Though Solidarity was outlawed seven years ago, the labor union remains an important force in Poland.

So important that the Communist Party in Warsaw is merely recognizing reality by approving steps this week that could lead to the eventual re-legalization of the first independent trade union in Eastern Europe.But the move is an act not of good will but of necessity, brought on by inflation, shortages of consumer goods, impatient foreign creditors, and the realization that government reforms will go nowhere as long as Solidarity is illegal.

Moreover, though this about-face on the part of the regime in Warsaw represents a breakthrough in the direction of freedom, it is certainly a limited improvement. That's because the strings attached to the offer of legalization are so restrictive that the deal would be rejected out of hand by just about any other union elsewhere. The conditions include a two-year moratorium on strikes, a renunciation by Solidarity of funds from the U.S. government, and a declaration by the union that it is an "integral part of socialism." If Solidarity is forced to embrace an ideology and stripped of the right to strike, it will be more like a discussion club than a labor union.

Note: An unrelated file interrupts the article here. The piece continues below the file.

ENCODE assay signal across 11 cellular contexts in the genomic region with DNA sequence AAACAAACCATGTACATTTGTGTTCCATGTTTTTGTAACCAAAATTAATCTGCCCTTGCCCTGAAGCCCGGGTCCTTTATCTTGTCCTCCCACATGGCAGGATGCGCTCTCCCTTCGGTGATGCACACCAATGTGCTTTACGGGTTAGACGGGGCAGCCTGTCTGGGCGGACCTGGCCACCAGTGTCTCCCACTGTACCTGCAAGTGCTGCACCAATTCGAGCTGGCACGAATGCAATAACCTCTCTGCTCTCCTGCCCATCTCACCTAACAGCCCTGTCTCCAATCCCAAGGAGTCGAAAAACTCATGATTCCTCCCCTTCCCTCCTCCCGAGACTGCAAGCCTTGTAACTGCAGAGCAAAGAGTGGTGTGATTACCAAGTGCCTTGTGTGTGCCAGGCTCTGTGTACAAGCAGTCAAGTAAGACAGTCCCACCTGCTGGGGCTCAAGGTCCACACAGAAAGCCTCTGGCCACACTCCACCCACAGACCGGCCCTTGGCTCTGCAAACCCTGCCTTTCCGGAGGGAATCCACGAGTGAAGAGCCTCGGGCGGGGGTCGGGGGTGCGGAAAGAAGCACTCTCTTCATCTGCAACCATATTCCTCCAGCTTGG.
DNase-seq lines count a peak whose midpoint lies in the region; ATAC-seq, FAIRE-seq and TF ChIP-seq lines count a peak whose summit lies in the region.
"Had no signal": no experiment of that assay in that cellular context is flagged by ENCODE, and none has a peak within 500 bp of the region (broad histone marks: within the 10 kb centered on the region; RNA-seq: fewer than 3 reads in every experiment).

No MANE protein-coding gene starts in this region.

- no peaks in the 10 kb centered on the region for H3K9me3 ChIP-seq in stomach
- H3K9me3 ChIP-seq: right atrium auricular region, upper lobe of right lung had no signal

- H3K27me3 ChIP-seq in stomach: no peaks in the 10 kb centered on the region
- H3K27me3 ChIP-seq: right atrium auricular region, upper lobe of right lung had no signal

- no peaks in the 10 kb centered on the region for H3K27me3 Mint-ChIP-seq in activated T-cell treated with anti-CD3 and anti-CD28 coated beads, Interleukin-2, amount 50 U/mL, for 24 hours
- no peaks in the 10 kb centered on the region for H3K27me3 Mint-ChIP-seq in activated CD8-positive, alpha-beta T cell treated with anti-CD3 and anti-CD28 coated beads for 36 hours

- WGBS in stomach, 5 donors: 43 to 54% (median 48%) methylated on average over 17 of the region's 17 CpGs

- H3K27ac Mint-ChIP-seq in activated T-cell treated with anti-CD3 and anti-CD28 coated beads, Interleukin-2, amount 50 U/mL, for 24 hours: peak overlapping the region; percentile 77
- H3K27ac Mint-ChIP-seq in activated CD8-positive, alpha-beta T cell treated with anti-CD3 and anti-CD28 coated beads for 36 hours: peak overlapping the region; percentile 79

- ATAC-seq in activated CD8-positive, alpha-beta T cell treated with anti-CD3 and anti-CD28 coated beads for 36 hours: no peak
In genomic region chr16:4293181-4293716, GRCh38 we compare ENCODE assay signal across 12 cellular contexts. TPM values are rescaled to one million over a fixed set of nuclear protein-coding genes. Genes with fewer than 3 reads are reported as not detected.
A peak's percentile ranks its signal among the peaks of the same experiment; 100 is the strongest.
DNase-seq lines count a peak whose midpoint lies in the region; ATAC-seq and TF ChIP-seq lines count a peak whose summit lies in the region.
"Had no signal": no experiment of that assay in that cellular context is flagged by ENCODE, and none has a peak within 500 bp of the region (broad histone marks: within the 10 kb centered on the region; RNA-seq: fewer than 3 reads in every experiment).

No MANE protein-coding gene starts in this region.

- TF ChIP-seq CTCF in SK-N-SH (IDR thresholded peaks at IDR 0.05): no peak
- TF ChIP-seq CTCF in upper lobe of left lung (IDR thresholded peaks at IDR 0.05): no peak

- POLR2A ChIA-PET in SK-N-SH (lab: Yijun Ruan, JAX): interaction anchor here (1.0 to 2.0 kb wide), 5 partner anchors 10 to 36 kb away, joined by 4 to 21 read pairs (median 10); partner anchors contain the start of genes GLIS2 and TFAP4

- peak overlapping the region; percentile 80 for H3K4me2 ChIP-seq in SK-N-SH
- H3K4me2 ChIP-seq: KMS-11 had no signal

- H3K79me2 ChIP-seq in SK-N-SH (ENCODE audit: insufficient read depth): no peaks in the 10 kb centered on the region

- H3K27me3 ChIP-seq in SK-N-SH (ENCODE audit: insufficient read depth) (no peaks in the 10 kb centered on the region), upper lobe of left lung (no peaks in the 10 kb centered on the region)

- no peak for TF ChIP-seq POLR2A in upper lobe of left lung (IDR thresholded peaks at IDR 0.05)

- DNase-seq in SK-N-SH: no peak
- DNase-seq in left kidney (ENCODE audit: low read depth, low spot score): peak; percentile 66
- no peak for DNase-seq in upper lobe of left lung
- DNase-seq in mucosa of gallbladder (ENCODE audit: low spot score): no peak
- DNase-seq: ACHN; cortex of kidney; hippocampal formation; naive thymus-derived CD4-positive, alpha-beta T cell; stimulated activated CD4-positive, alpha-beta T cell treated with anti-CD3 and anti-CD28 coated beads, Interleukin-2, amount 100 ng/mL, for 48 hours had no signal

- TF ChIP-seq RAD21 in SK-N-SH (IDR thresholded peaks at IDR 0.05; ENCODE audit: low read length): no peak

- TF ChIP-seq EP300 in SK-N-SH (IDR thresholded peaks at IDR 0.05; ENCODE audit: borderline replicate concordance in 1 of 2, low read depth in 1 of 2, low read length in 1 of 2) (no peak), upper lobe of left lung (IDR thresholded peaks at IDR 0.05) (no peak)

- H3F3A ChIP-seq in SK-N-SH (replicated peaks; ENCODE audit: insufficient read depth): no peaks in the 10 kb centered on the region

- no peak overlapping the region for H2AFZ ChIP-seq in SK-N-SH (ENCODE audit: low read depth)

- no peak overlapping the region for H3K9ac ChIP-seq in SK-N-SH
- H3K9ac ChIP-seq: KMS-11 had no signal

But few, if any, unions elsewhere face such pervasive repression as there is in Eastern Europe. Besides, plenty of union-management contracts in the Free World include temporary no-strike clauses; the key word is "temporary." Consequently, another bit of western labor strategy seems appropriate to Solidarity's situation: accept half a loaf now, then keep pressing for more concessions later.

In short, limited, grudging concessions are better than none at all. If Solidarity is wise, it will accept a limited offer that amounts to being put on probation by Poland's jailers but keep striving to improve the union's status and scope of operation.